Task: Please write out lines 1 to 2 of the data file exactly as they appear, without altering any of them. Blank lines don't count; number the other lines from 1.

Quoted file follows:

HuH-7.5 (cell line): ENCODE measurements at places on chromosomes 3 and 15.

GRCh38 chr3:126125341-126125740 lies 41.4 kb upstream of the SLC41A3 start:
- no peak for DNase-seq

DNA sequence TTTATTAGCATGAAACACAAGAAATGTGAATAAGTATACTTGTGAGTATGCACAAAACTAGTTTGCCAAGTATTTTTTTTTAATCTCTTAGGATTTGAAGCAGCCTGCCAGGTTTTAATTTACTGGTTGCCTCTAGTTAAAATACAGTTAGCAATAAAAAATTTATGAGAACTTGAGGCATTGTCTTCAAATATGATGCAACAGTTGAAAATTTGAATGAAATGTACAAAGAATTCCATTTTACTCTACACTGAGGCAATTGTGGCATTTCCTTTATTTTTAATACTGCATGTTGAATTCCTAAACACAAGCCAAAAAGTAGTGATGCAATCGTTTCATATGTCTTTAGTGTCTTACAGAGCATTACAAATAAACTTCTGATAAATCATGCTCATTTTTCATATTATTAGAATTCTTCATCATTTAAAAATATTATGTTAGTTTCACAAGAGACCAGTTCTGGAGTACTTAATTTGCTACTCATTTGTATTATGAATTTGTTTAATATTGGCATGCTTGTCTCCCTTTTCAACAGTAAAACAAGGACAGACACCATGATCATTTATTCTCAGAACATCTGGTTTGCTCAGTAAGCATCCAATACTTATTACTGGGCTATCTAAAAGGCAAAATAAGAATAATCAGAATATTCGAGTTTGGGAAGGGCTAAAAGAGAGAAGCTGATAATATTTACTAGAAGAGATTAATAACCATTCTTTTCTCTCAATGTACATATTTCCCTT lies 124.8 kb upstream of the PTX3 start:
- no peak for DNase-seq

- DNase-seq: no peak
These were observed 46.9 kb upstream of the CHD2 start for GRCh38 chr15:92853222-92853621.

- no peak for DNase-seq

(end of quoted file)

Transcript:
HuH-7.5 (cell line): ENCODE measurements at places on chromosomes 3 and 15.

GRCh38 chr3:126125341-126125740 lies 41.4 kb upstream of the SLC41A3 start: